18 Sep 23

18 U.S.C. § 1591 – Sex trafficking of children or by force, fraud or coercion

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Last Updated on: 20th September 2023, 09:55 pm

18 U.S.C. § 1591 – Sex Trafficking of Children or by Force, Fraud or Coercion

Sex trafficking is a big problem in the U.S. Lots of kids and adults are forced or tricked into doing sex work every year. The main law that makes sex trafficking illegal is 18 U.S.C. § 1591. This law tries to stop people from trafficking kids or adults using force, lies, or threats.

Section 1591 says it’s illegal to knowingly recruit, transport, provide, get, or keep someone to do commercial sex work if:

  • You know they are under 18 years old, or
  • You use force, threats, or lies to get them to do it

It applies to trafficking that happens locally or across state lines. The penalties are really high – up to life in prison if the victim is under 14!

What is “Commercial Sex Work”?

This includes prostitution, pornography, stripping, live sex shows, etc. Any sex act done for money or something of value. The law is trying to stop people from exploiting kids and adults in the sex industry.

How Does Someone Violate This Law?

There are a few ways someone can break section 1591:

  • Recruiting, enticing, or transporting someone while knowing they will be sex trafficked
  • Providing or obtaining someone for sex trafficking
  • Harboring or maintaining someone for sex trafficking
  • Benefiting financially from sex trafficking
  • Managing or controlling a sex trafficking business

So you don’t have to do the actual trafficking yourself. Just helping or profiting from it is illegal.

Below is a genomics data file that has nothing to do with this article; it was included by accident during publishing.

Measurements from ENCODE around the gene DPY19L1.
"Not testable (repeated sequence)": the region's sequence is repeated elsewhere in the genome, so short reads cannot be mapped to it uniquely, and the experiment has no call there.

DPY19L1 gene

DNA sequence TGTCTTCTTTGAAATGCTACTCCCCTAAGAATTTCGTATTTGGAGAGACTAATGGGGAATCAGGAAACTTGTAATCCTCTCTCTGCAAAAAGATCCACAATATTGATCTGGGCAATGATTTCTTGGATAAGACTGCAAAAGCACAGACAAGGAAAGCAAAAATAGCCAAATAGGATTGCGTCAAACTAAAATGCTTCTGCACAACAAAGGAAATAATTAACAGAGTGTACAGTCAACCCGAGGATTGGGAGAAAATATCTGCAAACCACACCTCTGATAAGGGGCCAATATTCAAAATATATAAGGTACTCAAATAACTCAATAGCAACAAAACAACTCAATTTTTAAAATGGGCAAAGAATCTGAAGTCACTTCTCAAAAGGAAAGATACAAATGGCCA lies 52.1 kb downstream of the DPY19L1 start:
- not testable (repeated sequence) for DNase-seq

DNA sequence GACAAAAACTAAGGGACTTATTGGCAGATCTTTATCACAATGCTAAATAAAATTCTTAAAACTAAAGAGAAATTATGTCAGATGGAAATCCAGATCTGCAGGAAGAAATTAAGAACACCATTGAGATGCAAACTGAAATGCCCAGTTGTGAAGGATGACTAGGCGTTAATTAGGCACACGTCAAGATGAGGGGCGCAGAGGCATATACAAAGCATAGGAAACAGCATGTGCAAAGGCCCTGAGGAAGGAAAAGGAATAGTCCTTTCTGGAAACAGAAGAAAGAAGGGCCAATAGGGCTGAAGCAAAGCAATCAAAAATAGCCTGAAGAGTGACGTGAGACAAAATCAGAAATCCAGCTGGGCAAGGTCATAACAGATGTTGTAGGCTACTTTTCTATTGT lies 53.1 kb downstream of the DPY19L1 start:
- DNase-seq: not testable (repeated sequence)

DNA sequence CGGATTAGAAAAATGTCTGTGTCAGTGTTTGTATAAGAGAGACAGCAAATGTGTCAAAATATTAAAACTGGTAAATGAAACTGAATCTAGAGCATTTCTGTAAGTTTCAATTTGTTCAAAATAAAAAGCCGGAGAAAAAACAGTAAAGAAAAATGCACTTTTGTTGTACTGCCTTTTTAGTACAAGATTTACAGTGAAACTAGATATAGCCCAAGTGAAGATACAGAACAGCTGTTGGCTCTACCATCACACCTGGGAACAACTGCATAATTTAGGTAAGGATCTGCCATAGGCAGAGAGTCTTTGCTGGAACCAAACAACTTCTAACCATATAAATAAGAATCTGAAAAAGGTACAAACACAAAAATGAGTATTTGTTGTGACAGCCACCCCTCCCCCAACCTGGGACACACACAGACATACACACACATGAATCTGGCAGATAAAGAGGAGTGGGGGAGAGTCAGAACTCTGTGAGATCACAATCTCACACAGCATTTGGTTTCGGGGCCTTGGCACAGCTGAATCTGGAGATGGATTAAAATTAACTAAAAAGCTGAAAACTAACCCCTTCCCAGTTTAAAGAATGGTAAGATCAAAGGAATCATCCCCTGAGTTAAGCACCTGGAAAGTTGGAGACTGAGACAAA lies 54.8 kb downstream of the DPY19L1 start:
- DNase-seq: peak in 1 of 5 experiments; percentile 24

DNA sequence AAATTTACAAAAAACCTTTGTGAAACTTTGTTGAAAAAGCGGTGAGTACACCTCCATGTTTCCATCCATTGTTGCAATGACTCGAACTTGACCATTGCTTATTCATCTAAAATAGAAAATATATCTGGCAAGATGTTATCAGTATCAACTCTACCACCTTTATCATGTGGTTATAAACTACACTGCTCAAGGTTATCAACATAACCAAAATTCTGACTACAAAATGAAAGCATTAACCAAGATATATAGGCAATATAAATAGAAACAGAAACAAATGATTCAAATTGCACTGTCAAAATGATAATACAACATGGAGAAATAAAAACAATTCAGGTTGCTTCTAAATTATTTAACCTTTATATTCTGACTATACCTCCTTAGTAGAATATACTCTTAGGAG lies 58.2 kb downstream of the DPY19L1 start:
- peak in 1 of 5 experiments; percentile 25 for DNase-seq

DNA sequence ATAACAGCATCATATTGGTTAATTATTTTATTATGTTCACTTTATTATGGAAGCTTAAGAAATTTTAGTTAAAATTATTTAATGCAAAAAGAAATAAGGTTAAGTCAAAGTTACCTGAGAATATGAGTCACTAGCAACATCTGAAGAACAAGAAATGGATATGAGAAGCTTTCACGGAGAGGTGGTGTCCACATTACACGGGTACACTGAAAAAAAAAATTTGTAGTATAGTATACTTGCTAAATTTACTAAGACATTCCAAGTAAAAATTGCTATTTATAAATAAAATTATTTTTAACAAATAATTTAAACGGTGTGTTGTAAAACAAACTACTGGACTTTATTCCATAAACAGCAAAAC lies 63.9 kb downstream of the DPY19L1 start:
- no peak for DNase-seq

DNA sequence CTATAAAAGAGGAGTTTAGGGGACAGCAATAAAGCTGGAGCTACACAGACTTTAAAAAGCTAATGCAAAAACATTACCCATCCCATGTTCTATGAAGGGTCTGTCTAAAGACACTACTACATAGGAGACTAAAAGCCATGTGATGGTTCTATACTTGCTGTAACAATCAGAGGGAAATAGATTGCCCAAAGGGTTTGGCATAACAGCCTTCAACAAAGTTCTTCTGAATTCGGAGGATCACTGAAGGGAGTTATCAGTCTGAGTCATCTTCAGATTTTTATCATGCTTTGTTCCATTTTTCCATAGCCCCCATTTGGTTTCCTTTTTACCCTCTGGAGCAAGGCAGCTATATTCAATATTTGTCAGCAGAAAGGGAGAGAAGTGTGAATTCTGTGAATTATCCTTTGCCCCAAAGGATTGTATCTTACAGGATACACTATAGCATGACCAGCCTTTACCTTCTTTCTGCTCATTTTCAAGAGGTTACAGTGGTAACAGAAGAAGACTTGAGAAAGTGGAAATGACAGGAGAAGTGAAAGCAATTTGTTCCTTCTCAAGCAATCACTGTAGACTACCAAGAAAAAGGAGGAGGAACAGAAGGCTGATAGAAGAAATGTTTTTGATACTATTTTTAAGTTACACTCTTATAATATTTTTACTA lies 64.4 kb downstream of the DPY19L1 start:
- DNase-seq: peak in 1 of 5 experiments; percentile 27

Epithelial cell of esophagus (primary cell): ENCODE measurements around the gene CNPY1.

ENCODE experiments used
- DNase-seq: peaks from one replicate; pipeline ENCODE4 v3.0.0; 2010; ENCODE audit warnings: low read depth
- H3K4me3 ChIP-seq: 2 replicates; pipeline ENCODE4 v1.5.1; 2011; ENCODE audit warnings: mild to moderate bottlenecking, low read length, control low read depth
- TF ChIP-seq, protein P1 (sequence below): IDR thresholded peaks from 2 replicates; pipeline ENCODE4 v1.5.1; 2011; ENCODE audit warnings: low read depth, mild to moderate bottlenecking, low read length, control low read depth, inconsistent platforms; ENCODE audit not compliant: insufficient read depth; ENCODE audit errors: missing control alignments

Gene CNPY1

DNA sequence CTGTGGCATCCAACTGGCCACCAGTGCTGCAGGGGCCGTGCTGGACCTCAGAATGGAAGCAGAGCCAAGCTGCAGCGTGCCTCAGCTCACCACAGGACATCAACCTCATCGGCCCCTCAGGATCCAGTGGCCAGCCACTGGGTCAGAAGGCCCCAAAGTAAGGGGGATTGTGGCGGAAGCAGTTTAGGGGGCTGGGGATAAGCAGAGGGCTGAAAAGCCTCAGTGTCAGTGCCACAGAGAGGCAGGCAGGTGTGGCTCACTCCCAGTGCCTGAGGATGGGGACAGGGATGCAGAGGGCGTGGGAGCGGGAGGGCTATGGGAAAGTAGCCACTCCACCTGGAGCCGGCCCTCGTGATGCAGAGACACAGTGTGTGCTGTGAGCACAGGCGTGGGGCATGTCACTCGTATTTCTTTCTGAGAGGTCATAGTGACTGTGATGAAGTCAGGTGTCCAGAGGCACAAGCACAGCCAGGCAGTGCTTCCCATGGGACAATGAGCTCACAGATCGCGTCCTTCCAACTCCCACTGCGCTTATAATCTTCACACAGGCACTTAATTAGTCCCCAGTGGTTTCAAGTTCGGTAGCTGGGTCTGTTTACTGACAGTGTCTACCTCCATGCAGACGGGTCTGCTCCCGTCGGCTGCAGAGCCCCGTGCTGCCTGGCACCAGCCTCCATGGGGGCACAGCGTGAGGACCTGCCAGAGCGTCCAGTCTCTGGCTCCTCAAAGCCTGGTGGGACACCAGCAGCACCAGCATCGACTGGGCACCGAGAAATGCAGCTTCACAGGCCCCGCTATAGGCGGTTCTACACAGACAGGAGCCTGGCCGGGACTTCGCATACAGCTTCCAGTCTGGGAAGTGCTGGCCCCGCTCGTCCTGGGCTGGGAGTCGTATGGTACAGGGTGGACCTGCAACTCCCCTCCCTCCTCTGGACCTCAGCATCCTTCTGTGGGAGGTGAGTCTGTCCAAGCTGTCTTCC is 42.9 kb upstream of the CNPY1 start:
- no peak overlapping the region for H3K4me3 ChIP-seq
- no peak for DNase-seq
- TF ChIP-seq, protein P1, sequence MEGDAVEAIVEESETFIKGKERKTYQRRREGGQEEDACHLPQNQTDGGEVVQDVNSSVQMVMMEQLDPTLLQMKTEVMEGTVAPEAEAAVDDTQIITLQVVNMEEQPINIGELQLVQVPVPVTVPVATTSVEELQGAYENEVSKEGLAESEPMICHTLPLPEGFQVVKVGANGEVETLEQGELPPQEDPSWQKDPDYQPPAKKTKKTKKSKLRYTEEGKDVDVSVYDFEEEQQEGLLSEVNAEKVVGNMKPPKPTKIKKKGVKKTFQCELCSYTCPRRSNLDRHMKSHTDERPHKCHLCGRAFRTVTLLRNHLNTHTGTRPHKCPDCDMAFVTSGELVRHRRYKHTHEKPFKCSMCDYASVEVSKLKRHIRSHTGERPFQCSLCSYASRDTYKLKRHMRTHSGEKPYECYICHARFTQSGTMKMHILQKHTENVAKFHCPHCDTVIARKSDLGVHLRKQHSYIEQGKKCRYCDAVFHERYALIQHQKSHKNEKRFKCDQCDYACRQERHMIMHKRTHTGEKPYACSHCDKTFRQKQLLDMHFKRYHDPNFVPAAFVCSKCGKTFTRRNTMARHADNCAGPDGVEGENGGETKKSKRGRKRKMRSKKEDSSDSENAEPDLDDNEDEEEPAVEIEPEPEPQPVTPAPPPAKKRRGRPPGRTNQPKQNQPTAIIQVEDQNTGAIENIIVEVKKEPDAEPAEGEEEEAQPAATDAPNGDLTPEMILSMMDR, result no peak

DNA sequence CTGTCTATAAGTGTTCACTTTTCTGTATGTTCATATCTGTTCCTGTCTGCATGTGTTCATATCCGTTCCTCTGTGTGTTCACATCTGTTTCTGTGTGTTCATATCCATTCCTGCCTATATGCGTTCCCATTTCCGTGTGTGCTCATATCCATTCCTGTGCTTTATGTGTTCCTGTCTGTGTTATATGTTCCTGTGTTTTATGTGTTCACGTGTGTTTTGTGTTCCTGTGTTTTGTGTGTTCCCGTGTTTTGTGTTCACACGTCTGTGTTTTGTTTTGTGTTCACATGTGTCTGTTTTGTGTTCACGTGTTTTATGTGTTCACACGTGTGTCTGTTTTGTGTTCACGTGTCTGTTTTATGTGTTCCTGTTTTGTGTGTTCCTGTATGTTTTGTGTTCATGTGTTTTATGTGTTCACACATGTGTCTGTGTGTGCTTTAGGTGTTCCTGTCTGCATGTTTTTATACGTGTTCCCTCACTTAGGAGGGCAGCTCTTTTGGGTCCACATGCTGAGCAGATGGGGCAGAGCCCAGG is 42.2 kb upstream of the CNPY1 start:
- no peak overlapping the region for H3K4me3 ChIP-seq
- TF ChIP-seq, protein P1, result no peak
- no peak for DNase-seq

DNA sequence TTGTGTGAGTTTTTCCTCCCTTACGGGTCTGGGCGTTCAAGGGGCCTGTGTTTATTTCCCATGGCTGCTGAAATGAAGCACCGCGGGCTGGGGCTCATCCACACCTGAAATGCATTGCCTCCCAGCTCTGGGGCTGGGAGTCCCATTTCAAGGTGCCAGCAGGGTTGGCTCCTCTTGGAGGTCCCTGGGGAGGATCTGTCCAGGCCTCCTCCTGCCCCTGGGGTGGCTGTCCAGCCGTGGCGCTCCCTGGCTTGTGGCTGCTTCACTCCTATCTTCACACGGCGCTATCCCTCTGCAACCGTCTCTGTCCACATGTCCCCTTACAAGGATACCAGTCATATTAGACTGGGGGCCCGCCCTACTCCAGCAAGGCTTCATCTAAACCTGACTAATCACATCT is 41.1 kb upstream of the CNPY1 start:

Penalties for Violating Section 1591

The punishments are harsh, especially if minors are involved:

  • 10 years to life in prison if the victim is under 14
  • 15 years to life in prison if the victim is between 14-17
  • Up to 40 years in prison if the victim is an adult

The penalties go up if force, threats, or coercion are used. There are also huge fines up to $250,000.

What About Defenses?

There are a few defenses people try to use in sex trafficking cases:

  • Consent – But minors can’t legally consent, and adults consent obtained by force or threats doesn’t count.
  • Mistake of Age – You can try to argue you thought the victim was older, but this rarely works.
  • Entrapment – You were tricked into trafficking by police. Hard defense to prove.
  • Duress – You only trafficked because someone threatened you. This could work.

In reality, these defenses don’t work most of the time. The penalties are just so high that people try anything to get out of it.

What About Free Speech?

Some people argue that section 1591 limits free speech. Like how could advertising escort services be illegal? But the Supreme Court said the law is focused on conduct, not speech [1]. So free speech doesn’t protect sex trafficking.

What About Backpage and Other Sites?

Section 1591 makes it illegal to run a sex trafficking business. In 2018, Backpage was shut down and its owners charged for facilitating trafficking [2]. But critics said this will just push trafficking underground. New laws like FOSTA try to hold sites accountable too [3].

Should There Be a Safe Harbor for Trafficking Victims?

Many states have “safe harbor” laws that protect minors from being charged with prostitution [4]. The idea is that they are victims, not criminals. But there’s no safe harbor in federal law. Some groups are pushing for this [5].

What About International Trafficking?

Section 1591 focuses on trafficking within the U.S. International trafficking is covered by other laws, like the Trafficking Victims Protection Act [6]. But experts say we need to do more to address global trafficking networks.

The Bottom Line

Section 1591 is the main federal law against sex trafficking. It tries to crack down on people exploiting kids and adults in the sex industry. But there’s still a lot of debate around how to stop trafficking while protecting rights. This law will keep evolving as we figure out how to stop trafficking for good.